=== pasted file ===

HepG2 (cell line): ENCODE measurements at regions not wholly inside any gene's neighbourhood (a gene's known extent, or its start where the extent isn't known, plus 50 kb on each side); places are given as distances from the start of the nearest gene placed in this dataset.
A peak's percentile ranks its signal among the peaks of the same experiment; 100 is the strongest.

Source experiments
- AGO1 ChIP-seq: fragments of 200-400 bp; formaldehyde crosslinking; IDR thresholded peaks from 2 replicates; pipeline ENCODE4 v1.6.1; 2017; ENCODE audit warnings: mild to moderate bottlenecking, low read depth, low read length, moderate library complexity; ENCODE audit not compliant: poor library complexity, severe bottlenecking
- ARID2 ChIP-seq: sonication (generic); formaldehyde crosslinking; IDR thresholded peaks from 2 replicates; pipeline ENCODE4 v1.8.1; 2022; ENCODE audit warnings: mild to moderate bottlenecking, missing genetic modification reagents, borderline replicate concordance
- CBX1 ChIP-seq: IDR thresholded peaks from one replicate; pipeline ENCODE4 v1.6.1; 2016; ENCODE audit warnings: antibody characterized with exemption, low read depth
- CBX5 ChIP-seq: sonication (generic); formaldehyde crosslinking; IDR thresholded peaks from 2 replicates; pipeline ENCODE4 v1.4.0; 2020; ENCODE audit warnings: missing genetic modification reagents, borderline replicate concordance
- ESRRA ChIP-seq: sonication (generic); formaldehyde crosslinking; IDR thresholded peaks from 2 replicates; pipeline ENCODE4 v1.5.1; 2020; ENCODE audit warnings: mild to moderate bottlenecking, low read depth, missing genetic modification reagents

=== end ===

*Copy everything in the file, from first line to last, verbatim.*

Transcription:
HepG2 (cell line): ENCODE measurements at regions not wholly inside any gene's neighbourhood (a gene's known extent, or its start where the extent isn't known, plus 50 kb on each side); places are given as distances from the start of the nearest gene placed in this dataset.
A peak's percentile ranks its signal among the peaks of the same experiment; 100 is the strongest.

Source experiments
- AGO1 ChIP-seq: fragments of 200-400 bp; formaldehyde crosslinking; IDR thresholded peaks from 2 replicates; pipeline ENCODE4 v1.6.1; 2017; ENCODE audit warnings: mild to moderate bottlenecking, low read depth, low read length, moderate library complexity; ENCODE audit not compliant: poor library complexity, severe bottlenecking
- ARID2 ChIP-seq: sonication (generic); formaldehyde crosslinking; IDR thresholded peaks from 2 replicates; pipeline ENCODE4 v1.8.1; 2022; ENCODE audit warnings: mild to moderate bottlenecking, missing genetic modification reagents, borderline replicate concordance
- CBX1 ChIP-seq: IDR thresholded peaks from one replicate; pipeline ENCODE4 v1.6.1; 2016; ENCODE audit warnings: antibody characterized with exemption, low read depth
- CBX5 ChIP-seq: sonication (generic); formaldehyde crosslinking; IDR thresholded peaks from 2 replicates; pipeline ENCODE4 v1.4.0; 2020; ENCODE audit warnings: missing genetic modification reagents, borderline replicate concordance
- ESRRA ChIP-seq: sonication (generic); formaldehyde crosslinking; IDR thresholded peaks from 2 replicates; pipeline ENCODE4 v1.5.1; 2020; ENCODE audit warnings: mild to moderate bottlenecking, low read depth, missing genetic modification reagents